Saturday, May 3, 2008

Beckett and Development

You know, I don't really know why more developers and otherwise techy types don't love postmodernism.

I love postmodernism. It's the one period that, on it's own, can get me tossing the kids at my mother and putting my butt on a train into DC. I hated it that I never got to study it in grade school, as any time after WWI or II, the budget and time generally ran out.

With postmodernism, you don't need to worry about what went before. The author doesn't write about the way the dew falls off of the leaves, or the way the heroine's red hair dances in the wind, all the while meaning to talk about the way these things are affecting the subject. A postmodern artist will just say it, if it's that damn important. What's important is cut down, too. Who needs chapters of material that set up the world? A story is a story, no matter where it is. If it needs to be on a farm or in a shop, then assume the reader knows what a shop or farm is and move on.

Also, with postmodernism, you get a chance to take it as is. You don't get this with Shakespeare. Shakespeare's works are great, don't get me wrong, but there's four hundred years worth of people talking about Shakespeare, out there. There's not much chance you're going to have a take on something that someone, somewhere, has already said. It reminds me of my high school English teacher who would shoot down some of our more creative interpretations with a "If that were valid, someone much more worldly and apt to turn in assignments on time would have said it already."

I mean, we're already on recursing Shakespeare, writing plays about his plays.

You also get to forget all the old symbolism. In older literature, we are inundated with references to the Bible, mythology, famous (always famous) works of literature... and it almost always means the same thing. After a while, you're wondering if the whole Christ/Icarus/etc figure thing hasn't jumped the shark a bit.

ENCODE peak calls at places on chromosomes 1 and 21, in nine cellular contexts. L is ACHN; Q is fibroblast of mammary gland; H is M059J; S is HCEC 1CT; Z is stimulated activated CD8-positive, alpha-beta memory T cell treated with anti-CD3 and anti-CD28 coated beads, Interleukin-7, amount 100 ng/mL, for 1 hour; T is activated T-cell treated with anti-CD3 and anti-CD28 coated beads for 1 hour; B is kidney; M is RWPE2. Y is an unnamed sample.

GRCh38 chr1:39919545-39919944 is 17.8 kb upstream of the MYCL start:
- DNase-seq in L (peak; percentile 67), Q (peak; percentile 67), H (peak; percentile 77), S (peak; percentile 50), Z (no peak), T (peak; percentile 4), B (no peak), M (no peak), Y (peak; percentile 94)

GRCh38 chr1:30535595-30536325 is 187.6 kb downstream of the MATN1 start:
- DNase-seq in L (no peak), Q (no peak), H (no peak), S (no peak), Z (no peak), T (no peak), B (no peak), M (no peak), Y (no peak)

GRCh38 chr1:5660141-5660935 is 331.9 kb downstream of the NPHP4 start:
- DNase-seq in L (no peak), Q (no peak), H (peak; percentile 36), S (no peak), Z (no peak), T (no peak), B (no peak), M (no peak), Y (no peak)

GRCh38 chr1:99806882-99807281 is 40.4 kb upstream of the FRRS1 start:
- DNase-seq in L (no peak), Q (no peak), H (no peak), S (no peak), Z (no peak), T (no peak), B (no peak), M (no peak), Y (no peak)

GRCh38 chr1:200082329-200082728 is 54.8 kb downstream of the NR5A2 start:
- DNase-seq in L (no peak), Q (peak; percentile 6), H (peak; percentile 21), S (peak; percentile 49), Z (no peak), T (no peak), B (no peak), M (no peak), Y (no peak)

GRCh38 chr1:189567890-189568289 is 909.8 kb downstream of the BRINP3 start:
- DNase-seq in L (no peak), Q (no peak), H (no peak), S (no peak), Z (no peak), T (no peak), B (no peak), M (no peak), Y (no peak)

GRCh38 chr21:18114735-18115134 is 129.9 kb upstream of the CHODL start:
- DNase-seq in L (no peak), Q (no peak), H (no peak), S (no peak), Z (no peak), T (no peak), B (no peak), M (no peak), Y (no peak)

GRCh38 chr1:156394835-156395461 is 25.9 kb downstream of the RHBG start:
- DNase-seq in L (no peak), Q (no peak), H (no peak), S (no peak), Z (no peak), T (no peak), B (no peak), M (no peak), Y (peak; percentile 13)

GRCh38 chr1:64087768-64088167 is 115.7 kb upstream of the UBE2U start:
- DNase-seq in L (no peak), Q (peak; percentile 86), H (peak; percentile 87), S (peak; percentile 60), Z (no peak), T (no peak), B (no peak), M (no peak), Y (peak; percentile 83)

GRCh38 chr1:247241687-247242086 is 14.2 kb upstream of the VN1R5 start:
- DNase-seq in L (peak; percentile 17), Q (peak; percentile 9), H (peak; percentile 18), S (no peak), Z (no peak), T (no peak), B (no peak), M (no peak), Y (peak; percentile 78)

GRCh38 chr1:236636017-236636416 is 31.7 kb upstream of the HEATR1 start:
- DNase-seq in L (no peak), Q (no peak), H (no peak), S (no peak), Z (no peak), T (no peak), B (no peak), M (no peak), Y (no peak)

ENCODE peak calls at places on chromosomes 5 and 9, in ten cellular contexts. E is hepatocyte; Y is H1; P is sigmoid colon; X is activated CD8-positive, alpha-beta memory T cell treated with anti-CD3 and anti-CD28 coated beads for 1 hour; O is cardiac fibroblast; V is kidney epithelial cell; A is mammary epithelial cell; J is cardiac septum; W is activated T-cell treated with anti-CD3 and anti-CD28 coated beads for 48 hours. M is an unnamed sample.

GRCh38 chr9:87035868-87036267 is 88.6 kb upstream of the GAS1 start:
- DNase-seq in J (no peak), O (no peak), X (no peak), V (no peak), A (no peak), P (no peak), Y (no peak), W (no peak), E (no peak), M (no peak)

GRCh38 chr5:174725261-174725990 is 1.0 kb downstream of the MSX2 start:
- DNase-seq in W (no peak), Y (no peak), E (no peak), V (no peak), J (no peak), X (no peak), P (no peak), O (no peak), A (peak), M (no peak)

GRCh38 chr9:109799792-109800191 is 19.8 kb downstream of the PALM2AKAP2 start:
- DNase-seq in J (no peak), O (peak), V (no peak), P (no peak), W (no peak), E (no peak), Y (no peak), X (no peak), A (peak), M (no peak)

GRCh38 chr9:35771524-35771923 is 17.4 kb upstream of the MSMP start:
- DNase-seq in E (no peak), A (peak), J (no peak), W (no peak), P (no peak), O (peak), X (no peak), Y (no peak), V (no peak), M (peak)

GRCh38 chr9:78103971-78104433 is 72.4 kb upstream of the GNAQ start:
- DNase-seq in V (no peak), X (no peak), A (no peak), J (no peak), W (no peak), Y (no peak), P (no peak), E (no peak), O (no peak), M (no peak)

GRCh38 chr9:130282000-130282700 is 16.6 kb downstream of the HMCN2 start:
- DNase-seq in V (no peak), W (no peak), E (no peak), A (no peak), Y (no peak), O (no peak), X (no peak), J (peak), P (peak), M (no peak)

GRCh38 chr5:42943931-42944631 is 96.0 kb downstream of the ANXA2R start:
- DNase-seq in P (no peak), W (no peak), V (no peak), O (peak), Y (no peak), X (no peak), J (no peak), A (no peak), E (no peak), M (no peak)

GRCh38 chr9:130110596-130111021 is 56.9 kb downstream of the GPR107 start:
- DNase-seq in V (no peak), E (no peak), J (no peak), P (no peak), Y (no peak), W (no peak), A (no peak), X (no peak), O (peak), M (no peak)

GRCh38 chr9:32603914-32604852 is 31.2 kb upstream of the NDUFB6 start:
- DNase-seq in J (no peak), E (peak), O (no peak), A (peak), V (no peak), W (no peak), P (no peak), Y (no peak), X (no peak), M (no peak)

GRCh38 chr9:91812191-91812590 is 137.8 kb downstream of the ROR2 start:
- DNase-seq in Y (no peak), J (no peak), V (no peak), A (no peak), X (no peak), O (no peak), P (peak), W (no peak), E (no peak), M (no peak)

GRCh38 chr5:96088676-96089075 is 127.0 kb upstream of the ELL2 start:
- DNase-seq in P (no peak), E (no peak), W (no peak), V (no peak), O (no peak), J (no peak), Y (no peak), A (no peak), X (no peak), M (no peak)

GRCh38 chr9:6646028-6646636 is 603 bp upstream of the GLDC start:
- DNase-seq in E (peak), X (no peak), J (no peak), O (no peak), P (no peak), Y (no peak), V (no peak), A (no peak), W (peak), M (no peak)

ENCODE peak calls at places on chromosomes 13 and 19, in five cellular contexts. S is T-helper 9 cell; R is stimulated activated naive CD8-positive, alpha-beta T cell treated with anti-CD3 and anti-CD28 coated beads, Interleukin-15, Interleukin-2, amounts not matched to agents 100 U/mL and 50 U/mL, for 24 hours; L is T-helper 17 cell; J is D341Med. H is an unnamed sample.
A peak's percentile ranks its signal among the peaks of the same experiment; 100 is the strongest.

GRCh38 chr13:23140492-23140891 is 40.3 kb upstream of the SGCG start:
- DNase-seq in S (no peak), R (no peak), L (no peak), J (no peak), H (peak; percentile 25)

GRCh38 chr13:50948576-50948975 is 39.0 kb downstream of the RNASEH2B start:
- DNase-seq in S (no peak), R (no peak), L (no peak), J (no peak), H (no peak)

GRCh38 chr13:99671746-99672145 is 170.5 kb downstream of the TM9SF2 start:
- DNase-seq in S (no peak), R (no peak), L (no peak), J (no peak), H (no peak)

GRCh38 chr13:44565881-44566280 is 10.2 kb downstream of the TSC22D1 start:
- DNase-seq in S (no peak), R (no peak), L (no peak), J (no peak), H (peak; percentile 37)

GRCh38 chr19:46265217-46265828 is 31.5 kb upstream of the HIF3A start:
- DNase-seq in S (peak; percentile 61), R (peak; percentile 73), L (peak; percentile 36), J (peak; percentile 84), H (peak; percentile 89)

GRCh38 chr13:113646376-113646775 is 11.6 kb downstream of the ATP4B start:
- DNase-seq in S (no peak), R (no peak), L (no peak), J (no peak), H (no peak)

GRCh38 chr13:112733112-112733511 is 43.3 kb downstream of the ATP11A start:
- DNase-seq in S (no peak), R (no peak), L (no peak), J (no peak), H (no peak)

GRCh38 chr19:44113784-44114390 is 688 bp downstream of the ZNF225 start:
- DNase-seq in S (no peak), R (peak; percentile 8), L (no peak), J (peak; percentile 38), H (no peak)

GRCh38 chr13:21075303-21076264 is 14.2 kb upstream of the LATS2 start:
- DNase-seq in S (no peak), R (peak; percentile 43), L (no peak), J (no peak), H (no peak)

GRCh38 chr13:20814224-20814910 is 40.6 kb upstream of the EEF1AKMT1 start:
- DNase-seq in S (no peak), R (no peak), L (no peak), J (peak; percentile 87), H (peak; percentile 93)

When I mention to my tech friends that I like postmodernism, I get 'looks.' Blank looks. Disgusted looks. Looks like I admitted a strange fetish casually over morning coffee. I don't get the fear of it. After all, I don't need to know when a po-mo author was born, or where. I just need to get to reading. I don't need to cut through layers of description about castles and forests and ladies dresses. I don't need to worry about what other people thing about it. It can cross cultures as is, and can be interpreted in a number of ways without having post-docs burning you in effigy.

It's the way most of them seem to want to develop, or what they see as 'beautiful code.' Pure and functional, all on its own. Reusable for other systems. Not bogged down in a history of infighting and red tape and better practices that really weren't.

We already translate literature into other languages. Maybe we need to start translating literature into perl. That, or start handing them copies of Waiting for Godot when departmental abusrdism gets a bit high. At least they'd know they're not alone in their featureless landscape.

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